Integrated Care Delivery

Possible works in two districts in Nepal: Achham in the Far-West and Dolakha, which was devastated by the 2015 earthquakes.

Our delivery model connects government facilities and community health workers at and across the points of care, from the hospital to the home. These government facilities serve as our innovation and training hubs.

Our model is designed to allow effective care coordination and involves:
1) intervention at the government-owned facilities to improve quality, efficiency and management of care;
2) a professionalized community health worker program to bring basic care closer to communities; and
3) and an integrated electronic health record (NepalEHR) that enables data flow between the facility and the home.

The goals of this model are to improve health outcomes for an entire population.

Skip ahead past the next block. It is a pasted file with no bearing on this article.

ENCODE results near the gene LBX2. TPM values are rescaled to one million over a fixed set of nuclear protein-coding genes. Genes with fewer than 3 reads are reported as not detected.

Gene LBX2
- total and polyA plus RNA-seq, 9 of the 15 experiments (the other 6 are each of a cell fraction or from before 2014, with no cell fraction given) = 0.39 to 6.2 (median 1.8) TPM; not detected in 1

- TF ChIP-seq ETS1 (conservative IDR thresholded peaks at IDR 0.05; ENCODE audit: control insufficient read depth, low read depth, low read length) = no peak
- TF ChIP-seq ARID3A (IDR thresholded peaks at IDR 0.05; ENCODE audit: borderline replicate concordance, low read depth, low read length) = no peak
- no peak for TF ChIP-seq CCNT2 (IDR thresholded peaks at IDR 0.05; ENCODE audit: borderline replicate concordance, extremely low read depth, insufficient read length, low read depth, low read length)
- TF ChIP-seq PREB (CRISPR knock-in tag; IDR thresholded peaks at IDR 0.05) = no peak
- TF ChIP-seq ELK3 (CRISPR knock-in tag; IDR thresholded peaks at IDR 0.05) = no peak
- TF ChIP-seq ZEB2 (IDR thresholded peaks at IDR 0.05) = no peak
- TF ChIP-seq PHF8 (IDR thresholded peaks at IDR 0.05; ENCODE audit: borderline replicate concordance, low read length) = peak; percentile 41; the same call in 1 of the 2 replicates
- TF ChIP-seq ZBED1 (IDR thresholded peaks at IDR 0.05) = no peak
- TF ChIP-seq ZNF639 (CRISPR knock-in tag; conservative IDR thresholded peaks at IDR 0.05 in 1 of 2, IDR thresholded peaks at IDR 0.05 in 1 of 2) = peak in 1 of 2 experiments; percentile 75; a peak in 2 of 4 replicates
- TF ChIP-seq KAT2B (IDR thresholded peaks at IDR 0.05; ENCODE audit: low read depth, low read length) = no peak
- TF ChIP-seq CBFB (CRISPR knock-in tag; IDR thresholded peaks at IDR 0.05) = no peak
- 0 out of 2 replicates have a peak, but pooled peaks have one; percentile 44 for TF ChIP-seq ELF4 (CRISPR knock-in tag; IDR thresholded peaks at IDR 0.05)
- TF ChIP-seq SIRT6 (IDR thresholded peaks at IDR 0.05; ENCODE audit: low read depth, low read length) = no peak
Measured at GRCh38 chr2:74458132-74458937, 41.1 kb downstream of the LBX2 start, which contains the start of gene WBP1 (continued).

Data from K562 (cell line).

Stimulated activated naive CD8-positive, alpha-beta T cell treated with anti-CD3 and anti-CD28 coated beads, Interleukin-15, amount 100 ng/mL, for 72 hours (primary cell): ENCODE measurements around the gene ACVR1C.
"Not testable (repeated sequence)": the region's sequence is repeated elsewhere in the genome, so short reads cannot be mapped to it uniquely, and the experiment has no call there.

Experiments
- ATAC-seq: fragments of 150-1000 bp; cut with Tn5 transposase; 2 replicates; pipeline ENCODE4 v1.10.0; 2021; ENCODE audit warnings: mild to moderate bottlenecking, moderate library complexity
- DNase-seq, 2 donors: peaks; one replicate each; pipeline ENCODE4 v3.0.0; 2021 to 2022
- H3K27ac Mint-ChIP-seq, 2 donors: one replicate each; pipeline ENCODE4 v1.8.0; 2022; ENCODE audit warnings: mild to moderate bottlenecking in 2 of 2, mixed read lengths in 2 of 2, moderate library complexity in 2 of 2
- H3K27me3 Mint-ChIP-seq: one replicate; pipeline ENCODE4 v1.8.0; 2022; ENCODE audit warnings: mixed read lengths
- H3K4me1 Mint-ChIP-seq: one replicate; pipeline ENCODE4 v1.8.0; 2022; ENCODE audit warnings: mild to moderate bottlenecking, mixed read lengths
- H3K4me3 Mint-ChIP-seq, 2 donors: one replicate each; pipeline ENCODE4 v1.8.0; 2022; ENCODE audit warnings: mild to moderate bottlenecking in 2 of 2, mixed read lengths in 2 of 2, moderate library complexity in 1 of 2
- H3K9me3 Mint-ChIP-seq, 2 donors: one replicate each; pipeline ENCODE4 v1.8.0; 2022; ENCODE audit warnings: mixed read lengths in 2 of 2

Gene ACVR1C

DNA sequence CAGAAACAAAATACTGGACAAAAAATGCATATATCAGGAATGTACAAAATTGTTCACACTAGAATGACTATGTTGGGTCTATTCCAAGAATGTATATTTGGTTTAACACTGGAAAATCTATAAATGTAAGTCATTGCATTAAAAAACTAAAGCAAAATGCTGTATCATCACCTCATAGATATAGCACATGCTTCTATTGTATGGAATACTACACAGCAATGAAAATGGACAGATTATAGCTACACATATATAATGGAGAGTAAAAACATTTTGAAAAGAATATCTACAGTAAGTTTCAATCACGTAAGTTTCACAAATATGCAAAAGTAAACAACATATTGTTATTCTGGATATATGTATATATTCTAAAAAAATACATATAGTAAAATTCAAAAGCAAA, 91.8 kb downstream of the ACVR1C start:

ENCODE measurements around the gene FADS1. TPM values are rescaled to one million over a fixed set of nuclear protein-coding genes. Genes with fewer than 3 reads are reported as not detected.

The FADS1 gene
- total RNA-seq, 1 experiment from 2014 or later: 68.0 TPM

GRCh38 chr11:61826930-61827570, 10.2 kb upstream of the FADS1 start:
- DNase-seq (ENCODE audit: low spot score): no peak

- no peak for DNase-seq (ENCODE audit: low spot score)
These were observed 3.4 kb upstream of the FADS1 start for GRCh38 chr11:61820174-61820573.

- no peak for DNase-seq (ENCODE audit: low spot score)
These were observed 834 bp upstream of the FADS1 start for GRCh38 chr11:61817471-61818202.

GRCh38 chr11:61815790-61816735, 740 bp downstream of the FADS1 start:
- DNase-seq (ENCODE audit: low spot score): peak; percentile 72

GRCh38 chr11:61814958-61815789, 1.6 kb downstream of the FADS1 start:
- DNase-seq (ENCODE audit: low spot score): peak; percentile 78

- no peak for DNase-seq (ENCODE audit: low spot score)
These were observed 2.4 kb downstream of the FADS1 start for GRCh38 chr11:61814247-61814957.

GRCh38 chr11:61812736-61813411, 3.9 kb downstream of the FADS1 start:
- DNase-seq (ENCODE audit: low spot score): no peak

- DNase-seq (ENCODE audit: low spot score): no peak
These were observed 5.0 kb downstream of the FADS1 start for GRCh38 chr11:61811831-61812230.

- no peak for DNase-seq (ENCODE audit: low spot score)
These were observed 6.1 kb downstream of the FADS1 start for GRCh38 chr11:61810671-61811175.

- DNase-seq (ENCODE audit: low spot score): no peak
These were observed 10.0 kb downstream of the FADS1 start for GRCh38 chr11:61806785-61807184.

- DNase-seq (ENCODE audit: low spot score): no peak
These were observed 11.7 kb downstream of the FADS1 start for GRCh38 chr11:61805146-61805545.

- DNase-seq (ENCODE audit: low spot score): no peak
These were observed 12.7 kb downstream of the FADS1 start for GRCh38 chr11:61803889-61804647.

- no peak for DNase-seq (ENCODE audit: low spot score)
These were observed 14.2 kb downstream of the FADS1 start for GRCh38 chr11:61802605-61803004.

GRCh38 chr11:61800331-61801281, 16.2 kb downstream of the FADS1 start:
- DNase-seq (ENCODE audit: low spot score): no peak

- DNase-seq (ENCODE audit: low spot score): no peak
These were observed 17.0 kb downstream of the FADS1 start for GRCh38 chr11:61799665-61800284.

What is unique about an Integrated Healthcare system?

Integrated healthcare puts patients at the center of its design.

Over the past 10 years, we have learned that even the most innovative pubic hospitals, alone, don’t work for patients in remote areas, because transportation cost to a hospital is an added burden that prevents adequate and timely preventive care and follow-up.

And Community Healthcare models, alone, don’t work, because Community Health Workers do not have the training or equipment to diagnose or treat acute conditions.

An integrated healthcare delivery system puts the patients’ well-being first, without incentivizing profit. It recognizes that improving health outcomes for a community cannot happen as isolated patient visits–but must happen through a commitment to data collection, analysis, learning, innovation, and coordination at every level of the care delivery, both in facilities and in the field.

To be effective, our model leverages the scale, infrastructure, and accountability of the government healthcare system. And it accesses philanthropic resources towards innovation and global health best practices.


Integrated Healthcare

Designed For Scale

Why Our Work Matters?